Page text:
As you are starting your new classes, we’d like to remind you about CALI lessons. If you are unfamiliar, CALI lessons are interactive, computer-based tutorials on a wide range of legal subject areas. Lessons are completely free for our law students. They are useful for mastering material during the semester and for exam preparation.
When registering a new CALI account, you must use our school’s authorization code to create the account. You can get the authorization code at the Reference Desk. You only need to use this authorization code once. After that, you will use the email and password you created when you signed up. CDs with the lessons are also available at the Reference Desk.
Are you looking for images of historical documents from national and state archives? The LLMC Digital database presently has scanned images of historical legal materials, including cases, statutes, reports, treatises, and dictionaries. Check out this database on our Databases page.
The Seattle University Law Library subscribes to the online edition of The Encyclopedia of Public International Law (EPIL). Published by the Oxford University Press in cooperation with the Max Planck Institute for Comparative Public Law and International Law, it is the only comprehensive encyclopedia on the subject in the English language. As with all encyclopedias, the EPIL can be used to verify facts, provide in-depth background information, or, as a source of references to other works on the same subject. The online edition of the Encyclopedia of Public International Law easily meets and exceeds these goals through its authoritative analysis, abundant cross references, article bibliographies and links to the primary sources cited in the essay.
Whether you need to understand an international legal concept or theory or have a specific question about the importance of a particular case or the context of an event, the Encyclopedia of Public International Law online will prove to be an invaluable first stop for your international law research.
Are you looking for the most recent articles in a particular area of the law? The Current Index to Legal Periodicals (CILP) is an index of recently published legal periodicals that is maintained by the UW Law Library. The CILP index is updated on a weekly basis and it includes an archive that stretches back to 1999. CILP contains citations to articles divided by subject area and tables of contents for each periodical that is cited. Individuals with access to Westlaw or Lexis will want to click on the html version of the weekly lists as they include links to the articles in those databases. Check it out on our library database page.
The Clearinghouse Review: The Journal of Poverty Law and Policy is an excellent source for analysis of issues in Poverty Law. Clearinghouse Review is hosted on the Sargent Shriver National Center on Poverty Law web site. The web site features news on recent changes to state and federal government assistance programs and a Poverty Law Library with pleadings in trial and appellate level cases. Check out Clearinghouse Review on the law library database list.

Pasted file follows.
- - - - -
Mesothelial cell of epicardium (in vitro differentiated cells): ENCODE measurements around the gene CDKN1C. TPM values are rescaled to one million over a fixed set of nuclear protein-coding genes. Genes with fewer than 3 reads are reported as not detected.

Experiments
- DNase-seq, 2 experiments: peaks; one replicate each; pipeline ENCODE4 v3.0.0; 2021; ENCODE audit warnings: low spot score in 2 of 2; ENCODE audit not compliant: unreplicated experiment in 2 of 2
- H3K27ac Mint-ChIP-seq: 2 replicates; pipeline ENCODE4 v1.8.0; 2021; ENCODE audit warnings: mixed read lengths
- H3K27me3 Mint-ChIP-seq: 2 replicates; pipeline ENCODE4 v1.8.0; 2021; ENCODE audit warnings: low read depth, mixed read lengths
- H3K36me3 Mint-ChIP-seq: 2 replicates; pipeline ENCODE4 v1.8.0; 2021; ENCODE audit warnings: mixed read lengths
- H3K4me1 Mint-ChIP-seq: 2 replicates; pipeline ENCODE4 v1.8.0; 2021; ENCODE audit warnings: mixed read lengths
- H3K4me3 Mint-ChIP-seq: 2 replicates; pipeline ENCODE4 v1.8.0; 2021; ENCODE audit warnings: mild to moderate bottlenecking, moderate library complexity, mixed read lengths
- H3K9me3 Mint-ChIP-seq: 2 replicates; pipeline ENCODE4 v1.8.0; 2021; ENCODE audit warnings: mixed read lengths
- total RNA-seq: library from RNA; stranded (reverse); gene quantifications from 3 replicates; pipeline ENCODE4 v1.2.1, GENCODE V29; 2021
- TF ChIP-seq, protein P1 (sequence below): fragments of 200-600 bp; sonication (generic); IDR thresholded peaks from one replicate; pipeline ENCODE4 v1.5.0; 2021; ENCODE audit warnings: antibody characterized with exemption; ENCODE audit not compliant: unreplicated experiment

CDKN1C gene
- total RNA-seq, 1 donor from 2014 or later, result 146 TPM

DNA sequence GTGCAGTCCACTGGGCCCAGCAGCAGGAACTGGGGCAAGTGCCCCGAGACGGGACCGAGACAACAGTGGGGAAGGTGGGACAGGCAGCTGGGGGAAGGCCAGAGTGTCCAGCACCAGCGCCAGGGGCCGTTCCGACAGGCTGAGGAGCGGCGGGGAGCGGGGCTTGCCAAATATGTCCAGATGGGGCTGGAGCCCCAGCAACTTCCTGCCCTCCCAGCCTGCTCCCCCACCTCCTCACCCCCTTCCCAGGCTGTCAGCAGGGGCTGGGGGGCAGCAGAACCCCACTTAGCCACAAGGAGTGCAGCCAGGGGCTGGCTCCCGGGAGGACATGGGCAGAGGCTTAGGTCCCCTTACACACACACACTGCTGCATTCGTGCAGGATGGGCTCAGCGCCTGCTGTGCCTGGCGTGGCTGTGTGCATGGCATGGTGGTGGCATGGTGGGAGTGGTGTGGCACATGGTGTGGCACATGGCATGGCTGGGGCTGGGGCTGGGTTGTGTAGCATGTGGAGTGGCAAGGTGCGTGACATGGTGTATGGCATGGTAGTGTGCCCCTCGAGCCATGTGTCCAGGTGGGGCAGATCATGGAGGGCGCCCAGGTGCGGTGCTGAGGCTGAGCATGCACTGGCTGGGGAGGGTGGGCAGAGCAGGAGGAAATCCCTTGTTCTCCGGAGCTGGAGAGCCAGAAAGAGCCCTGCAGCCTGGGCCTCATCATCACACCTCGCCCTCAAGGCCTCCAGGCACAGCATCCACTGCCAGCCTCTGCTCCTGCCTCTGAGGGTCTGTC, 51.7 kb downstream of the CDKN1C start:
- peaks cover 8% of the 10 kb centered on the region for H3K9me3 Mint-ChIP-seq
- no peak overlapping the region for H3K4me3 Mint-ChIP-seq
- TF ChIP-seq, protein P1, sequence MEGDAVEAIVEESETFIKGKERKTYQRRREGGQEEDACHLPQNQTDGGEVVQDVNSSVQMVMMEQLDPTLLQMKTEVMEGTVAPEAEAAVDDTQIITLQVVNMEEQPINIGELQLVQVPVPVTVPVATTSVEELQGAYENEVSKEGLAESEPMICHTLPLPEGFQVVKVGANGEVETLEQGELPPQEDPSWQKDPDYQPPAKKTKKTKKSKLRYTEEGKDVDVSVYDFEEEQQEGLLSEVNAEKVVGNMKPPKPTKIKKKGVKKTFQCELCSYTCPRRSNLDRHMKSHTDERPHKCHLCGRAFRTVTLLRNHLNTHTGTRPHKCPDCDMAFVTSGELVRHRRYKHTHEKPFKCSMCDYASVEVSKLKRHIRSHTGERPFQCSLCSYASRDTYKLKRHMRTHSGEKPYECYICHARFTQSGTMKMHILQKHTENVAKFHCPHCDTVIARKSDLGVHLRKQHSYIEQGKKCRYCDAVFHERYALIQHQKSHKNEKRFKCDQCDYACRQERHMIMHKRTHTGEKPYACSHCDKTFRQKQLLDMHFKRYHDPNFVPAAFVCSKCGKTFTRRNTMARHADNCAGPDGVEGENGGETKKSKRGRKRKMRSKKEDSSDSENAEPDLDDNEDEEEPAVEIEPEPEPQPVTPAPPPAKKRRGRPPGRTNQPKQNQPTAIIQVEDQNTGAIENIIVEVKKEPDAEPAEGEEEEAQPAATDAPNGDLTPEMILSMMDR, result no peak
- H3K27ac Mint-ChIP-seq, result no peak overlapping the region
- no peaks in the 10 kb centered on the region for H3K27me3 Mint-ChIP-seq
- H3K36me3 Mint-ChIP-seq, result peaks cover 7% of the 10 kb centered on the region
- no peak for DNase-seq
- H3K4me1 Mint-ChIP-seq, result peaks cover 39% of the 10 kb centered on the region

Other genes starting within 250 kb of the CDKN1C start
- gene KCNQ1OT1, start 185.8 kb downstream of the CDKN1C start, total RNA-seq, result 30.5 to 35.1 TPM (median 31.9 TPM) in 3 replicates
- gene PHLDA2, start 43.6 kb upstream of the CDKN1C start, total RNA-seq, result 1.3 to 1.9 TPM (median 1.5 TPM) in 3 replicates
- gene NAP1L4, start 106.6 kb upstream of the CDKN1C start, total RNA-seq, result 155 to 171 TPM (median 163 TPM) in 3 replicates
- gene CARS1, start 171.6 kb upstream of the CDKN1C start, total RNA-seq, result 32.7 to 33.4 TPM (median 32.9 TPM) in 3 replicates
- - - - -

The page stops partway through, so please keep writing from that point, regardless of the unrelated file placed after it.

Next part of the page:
Often a source of intelligent commentary, journal articles can be quite useful when conducting legal research. There are two major sources for journal articles available through the Seattle University Library system: the A to Z List through the Law Library and the Full Text Electronic Journal List through the Lemieux Library.
The Law Library’s A to Z List is an excellent source for those looking for journal articles on any legal topic. The A to Z list allows access to electronic journals available through West, Lexis, Hein, and LegalTrac. The List provides three methods for accessing articles: a journal title search engine, an alphabetical browsing list, and a topical index. Journal coverage primarily focuses on legal topics, including all major law reviews, along with many relevant sources for legal news and cases. For those without Lexis or Westlaw subscriptions, remember that we have access through computers in the Law Library!
Those looking for a useful source of information on all things non-legal should be sure to examine Lemieux’s Full Text Electronic Journal List. Similar in structure to the A to Z list, the Full Text List provides access to journals through a title search engine, an alphabetical list for browsing, and a topical index. The Full Text list includes refereed academic journals on all major subject areas ranging from the arts and humanities to the natural and social sciences. Coverage is quite comprehensive as all of the published issues of many journals are available through the list.
Combined, these two sources should help to meet all of your legal and non-legal journal research needs!